Washington, D.C. – Today, at the conclusion of National Agriculture Month, U.S. Representatives Tracey Mann (KS-01), Jason Smith (MO-08), and Bob Latta (OH-05) led more than 70 of their colleagues in introducing a bipartisan resolution recognizing the important role of the stepped-up basis in preserving family-owned farms, ranches, and small businesses. A long-standing provision in the tax code, the stepped-up basis prevents heirs from paying capital gains taxes on inherited assets such as land, equipment, or buildings.
“We continue to see damaging policies in the Biden Administration’s tax plan, including an effort threatening with the stepped-up basis,” said Rep. Mann. “Removing this provision would hurt generational Kansas farmers and ranchers and weaken their ability to keep assets in the family. The day-to-day trials of operating a successful farm, ranch, or small business are challenging enough without worrying about paying devastatingly large capital gains taxes. We must preserve the stepped-up basis and protect agriculturists now and in the future.”
“From his first day in office, President Biden has engaged in a nationwide assault on American agriculture,” said Rep. Smith “Repealing stepped-up basis, as President Biden has called for, would have a devastating impact on America’s working families, farms, and small businesses, costing 800,000 jobs and reducing our nation’s GDP by $100 billion in the first ten years alone. The President’s own Department of Agriculture has found this policy to harm all farms no matter their size – including 66 percent of mid-sized farms across the country. Earlier this week, President Biden continued his assault on American agriculture by renewing calls to eliminate the stepped-up basis in his FY23 budget. This legislation we are introducing today will send a clear message that Congress firmly stands with family-owned farms and small businesses.”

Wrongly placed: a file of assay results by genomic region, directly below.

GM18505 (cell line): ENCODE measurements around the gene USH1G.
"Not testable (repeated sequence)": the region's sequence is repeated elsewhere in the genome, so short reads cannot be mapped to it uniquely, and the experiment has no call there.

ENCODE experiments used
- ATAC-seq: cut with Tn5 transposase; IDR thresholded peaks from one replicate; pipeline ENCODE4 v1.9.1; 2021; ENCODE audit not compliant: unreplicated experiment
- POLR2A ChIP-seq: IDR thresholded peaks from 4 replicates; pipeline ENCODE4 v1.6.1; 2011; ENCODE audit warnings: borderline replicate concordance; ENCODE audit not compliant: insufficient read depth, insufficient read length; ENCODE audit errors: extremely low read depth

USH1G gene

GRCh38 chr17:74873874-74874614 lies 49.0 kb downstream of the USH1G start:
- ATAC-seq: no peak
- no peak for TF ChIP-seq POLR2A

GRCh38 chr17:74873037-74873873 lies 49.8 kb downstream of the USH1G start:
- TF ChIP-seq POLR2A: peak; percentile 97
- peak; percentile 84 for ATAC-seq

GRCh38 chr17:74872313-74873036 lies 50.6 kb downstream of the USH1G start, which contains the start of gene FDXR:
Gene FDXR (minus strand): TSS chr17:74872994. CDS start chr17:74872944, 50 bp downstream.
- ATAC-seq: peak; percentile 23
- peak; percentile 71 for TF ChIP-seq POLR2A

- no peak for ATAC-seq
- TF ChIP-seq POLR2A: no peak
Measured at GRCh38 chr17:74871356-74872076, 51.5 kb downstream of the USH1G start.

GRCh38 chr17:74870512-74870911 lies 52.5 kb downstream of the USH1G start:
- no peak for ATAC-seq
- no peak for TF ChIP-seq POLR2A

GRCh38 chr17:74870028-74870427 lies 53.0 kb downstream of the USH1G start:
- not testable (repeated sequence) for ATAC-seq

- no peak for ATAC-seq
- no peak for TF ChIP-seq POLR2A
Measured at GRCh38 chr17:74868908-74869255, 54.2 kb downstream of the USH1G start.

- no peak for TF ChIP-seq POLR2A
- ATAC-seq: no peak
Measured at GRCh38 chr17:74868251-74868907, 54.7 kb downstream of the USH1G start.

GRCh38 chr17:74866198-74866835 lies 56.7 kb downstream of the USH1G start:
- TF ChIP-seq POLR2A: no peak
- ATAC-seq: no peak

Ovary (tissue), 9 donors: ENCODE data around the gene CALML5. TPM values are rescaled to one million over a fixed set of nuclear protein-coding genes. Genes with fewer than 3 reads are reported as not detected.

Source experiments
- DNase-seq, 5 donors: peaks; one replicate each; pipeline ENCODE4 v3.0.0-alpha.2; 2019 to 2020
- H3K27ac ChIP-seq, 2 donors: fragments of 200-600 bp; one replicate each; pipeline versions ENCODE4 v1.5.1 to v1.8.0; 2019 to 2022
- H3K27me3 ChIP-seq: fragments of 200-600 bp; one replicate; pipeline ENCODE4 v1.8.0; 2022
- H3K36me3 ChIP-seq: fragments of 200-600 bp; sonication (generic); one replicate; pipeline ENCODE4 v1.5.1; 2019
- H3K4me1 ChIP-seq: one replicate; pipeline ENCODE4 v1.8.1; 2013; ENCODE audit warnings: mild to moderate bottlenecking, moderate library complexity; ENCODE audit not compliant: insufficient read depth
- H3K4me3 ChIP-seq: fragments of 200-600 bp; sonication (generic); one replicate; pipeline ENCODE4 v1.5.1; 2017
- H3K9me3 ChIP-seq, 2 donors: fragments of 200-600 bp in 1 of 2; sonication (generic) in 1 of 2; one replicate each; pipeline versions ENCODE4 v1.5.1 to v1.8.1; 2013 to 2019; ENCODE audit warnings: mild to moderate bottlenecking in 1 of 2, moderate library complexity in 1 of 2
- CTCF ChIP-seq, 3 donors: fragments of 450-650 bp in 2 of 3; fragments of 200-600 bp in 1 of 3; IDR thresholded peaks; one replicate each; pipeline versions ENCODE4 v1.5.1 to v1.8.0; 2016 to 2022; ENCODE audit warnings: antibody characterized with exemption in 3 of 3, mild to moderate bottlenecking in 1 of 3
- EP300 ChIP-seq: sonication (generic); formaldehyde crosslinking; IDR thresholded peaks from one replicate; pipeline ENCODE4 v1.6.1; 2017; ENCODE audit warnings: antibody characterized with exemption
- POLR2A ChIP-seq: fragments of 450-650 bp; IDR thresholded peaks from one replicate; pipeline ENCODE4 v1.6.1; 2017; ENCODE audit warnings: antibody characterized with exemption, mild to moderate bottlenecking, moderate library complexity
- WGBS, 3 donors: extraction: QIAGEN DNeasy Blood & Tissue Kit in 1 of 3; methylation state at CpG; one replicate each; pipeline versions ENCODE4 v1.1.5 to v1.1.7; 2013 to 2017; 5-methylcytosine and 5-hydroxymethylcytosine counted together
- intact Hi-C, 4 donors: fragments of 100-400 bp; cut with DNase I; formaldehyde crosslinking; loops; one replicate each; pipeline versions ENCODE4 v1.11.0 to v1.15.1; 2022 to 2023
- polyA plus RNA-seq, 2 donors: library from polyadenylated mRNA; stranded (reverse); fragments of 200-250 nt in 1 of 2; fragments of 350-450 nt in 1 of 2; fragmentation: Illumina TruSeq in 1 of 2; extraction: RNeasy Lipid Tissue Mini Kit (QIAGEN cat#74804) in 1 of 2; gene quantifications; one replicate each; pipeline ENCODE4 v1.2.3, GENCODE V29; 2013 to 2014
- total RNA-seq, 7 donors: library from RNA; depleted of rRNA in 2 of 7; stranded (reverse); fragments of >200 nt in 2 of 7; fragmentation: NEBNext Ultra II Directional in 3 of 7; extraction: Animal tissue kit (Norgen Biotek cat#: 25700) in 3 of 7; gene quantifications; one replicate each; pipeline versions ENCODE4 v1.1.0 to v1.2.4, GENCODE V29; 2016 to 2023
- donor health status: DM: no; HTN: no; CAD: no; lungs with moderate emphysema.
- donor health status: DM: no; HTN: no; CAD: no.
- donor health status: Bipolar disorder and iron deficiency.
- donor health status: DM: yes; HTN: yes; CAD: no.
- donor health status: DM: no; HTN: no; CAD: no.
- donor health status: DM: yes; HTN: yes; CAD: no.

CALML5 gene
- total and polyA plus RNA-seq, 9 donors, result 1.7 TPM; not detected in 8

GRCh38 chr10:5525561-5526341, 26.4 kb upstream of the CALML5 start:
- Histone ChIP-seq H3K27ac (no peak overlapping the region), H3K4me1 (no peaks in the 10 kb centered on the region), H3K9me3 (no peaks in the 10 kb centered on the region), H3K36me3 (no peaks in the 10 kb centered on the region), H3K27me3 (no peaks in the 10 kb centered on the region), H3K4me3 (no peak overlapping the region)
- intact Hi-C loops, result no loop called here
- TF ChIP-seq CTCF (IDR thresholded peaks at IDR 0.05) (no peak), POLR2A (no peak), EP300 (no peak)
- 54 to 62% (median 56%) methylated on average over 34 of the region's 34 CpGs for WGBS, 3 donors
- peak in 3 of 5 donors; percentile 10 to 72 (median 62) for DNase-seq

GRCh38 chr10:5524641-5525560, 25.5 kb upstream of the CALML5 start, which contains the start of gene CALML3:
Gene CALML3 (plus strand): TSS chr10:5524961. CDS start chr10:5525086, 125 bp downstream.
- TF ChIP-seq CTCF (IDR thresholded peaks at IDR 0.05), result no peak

“Rural Americans are still reeling from the economic blows of the COVID-19 pandemic, and the last thing they need to be worrying about is the elimination of the estate tax’s stepped-up basis provision,” said Rep. Latta. “The stepped-up basis provision is crucial to small family-owned farms in Northwest and West Central Ohio as it allows the generational transfer of their operations. I am proud to lead this effort in the House with Rep. Mann and Rep. Smith because it puts American farmers, ranchers, and small businesses first so that they can ensure their operations can thrive for decades to come.”
The resolution is supported by the National Cattlemen’s Beef Association, Kansas Farm Bureau, American Farm Bureau Federation, Kansas Corn Growers Association, National Corn Growers Association, American Soybean Association, USA Rice, National Grange, and National Council of Farmer Cooperatives.
“Farmers and ranchers are land rich and cash poor,” said Kansas Farm Bureau President Rich Felts. “Stepped-up basis is an essential tool in estate planning, and it allows the next generation the certainty they won’t have to sell land to pay a burdensome tax bill. I’m grateful for Rep. Tracey Mann’s leadership to preserve stepped-up basis for farmers and ranchers in Kansas.”
“We are appreciative of Representatives Tracey Mann, Jason Smith, and Bob Latta, along with the numerous cosponsors, for recognizing the significance of a federal tax code that supports the viability of family-owned businesses,” said Danielle Beck, Executive Director of Government Affairs for the National Cattlemen’s Association. “The preservation of key federal tax provisions, such as stepped-basis, is often the determining factor in whether or not family-owned farms and ranches can be passed down. We must face the reality that our next generation will be tasked with a host of challenges as it is. Among other things, they’ll have to produce more food on less land and continue critical conservation practices with the constant threat from radical environmental groups. We must ensure that undue tax burden is not another challenge that threatens their ability to continue on the critical work of today’s producers.”
According to the U.S. Department of Agriculture, 98% of farms are family-owned. If the stepped-up basis is eliminated, 66% of all mid-sized farms would see an increased tax liability.
Click here to read the full text of the legislation.